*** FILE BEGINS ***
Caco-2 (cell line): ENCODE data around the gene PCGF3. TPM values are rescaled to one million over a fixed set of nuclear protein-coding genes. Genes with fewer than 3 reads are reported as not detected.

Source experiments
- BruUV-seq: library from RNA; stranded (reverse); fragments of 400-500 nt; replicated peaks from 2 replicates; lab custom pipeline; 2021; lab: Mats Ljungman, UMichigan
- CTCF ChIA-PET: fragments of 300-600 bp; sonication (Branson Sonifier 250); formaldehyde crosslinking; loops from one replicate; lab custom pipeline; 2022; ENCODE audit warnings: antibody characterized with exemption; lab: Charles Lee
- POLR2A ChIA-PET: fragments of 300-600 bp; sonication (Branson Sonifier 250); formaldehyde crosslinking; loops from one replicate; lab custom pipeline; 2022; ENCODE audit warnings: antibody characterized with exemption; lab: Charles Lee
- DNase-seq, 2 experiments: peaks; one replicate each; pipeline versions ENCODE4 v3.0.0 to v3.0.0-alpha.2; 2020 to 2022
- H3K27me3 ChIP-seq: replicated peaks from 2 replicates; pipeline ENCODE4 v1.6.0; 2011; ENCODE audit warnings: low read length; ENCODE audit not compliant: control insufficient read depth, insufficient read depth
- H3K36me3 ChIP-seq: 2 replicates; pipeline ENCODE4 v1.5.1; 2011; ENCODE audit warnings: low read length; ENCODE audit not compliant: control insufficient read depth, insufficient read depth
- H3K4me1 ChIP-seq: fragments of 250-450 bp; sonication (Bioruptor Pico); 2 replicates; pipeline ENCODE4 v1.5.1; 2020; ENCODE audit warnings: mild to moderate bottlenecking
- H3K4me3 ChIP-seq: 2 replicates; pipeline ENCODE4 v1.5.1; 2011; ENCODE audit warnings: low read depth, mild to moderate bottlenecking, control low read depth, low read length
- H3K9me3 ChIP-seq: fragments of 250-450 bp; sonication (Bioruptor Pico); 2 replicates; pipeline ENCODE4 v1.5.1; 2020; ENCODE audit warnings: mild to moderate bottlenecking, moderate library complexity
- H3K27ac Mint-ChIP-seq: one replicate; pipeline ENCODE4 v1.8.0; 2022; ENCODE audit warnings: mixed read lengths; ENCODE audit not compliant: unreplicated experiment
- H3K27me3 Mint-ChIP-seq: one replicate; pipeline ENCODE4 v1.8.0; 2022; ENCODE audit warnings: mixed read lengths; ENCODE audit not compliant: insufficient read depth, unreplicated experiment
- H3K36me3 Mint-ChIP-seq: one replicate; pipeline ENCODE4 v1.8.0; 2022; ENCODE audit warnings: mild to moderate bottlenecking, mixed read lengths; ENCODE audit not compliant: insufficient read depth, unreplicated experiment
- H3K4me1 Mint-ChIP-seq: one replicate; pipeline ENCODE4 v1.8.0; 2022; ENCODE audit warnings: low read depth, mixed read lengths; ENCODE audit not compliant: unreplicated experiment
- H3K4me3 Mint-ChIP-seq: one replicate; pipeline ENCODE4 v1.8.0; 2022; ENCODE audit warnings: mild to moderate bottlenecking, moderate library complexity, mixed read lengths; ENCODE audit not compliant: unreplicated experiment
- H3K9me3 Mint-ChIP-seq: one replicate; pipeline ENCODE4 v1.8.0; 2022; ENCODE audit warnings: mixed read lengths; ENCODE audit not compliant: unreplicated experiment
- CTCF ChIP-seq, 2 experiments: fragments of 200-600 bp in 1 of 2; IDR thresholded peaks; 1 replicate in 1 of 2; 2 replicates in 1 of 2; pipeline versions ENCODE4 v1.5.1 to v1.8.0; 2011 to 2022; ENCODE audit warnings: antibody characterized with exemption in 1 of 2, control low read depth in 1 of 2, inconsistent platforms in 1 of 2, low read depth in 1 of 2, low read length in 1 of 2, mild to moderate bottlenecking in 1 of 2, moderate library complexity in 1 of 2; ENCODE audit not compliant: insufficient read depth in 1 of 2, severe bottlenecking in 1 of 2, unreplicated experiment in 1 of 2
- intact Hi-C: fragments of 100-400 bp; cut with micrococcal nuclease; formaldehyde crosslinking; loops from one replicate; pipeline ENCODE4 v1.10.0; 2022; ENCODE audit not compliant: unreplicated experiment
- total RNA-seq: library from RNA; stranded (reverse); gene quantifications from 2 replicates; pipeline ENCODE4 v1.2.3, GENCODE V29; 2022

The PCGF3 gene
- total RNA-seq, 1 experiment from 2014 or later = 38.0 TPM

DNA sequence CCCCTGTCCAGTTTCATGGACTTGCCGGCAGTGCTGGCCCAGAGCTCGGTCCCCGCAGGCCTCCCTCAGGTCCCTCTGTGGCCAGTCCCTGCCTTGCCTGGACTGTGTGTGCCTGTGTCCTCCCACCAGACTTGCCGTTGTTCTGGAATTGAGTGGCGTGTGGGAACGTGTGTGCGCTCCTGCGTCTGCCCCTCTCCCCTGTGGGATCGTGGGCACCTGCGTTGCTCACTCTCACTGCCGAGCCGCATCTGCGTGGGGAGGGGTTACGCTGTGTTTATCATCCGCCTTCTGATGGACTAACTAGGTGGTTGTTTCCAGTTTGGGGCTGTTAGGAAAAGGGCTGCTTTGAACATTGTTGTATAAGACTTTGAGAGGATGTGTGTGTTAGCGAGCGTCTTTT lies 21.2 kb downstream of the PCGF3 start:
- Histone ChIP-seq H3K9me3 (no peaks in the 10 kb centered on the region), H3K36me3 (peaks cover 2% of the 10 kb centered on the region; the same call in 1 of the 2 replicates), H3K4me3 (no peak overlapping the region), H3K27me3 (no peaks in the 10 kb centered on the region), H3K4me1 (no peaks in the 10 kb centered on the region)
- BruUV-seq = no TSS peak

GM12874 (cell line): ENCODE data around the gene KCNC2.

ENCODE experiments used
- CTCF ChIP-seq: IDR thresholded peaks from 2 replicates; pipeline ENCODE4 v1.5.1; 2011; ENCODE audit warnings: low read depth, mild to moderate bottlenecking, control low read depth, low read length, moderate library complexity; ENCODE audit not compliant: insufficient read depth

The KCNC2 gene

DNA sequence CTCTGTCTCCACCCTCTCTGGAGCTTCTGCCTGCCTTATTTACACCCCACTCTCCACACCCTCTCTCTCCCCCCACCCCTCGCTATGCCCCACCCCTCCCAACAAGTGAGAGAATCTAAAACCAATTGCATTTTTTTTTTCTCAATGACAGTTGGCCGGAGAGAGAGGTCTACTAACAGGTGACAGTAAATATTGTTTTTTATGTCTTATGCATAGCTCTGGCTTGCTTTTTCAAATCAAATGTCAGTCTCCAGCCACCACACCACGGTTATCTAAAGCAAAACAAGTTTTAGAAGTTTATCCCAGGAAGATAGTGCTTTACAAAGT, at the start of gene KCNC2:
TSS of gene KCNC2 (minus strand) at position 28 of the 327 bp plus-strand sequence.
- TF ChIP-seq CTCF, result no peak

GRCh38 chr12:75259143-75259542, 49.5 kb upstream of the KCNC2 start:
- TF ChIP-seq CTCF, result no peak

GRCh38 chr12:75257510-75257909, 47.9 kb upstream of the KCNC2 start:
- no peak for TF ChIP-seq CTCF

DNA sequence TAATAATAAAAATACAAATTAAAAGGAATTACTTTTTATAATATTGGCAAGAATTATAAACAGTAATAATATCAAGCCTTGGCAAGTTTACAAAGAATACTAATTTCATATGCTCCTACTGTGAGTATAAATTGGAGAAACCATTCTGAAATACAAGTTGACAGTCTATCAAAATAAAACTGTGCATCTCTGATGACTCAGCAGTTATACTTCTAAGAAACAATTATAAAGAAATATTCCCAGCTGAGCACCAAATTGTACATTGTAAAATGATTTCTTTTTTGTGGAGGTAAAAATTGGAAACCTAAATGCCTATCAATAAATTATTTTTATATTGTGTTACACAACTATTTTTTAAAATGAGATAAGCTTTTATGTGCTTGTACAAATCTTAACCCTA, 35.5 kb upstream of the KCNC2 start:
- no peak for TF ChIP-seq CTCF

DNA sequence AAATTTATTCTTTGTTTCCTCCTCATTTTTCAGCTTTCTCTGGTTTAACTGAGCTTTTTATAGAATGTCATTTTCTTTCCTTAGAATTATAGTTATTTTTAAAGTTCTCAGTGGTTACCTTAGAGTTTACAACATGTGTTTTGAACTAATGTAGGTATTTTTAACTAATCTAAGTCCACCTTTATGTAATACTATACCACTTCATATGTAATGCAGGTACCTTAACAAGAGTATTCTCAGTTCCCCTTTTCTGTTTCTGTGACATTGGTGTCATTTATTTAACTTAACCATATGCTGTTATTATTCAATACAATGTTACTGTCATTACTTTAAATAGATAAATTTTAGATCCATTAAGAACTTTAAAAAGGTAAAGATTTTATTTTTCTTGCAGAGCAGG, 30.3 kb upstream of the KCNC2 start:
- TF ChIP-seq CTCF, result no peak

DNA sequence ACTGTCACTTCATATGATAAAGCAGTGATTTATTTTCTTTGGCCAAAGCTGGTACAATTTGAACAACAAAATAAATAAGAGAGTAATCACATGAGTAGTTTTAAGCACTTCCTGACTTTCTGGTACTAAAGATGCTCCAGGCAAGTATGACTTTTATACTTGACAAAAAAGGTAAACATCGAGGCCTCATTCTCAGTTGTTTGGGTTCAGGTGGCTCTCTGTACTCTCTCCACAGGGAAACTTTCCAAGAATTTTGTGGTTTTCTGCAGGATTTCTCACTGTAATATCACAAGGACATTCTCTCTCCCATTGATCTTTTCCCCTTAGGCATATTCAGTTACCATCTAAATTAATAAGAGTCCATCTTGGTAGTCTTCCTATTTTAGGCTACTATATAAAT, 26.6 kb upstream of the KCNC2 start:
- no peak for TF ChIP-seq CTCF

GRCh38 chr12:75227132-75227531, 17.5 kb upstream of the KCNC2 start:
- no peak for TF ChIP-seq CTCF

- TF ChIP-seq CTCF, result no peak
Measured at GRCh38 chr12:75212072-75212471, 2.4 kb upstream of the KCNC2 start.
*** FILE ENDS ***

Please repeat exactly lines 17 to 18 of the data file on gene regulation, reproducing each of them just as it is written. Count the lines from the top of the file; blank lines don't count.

- H3K9me3 Mint-ChIP-seq: one replicate; pipeline ENCODE4 v1.8.0; 2022; ENCODE audit warnings: mixed read lengths; ENCODE audit not compliant: unreplicated experiment
- CTCF ChIP-seq, 2 experiments: fragments of 200-600 bp in 1 of 2; IDR thresholded peaks; 1 replicate in 1 of 2; 2 replicates in 1 of 2; pipeline versions ENCODE4 v1.5.1 to v1.8.0; 2011 to 2022; ENCODE audit warnings: antibody characterized with exemption in 1 of 2, control low read depth in 1 of 2, inconsistent platforms in 1 of 2, low read depth in 1 of 2, low read length in 1 of 2, mild to moderate bottlenecking in 1 of 2, moderate library complexity in 1 of 2; ENCODE audit not compliant: insufficient read depth in 1 of 2, severe bottlenecking in 1 of 2, unreplicated experiment in 1 of 2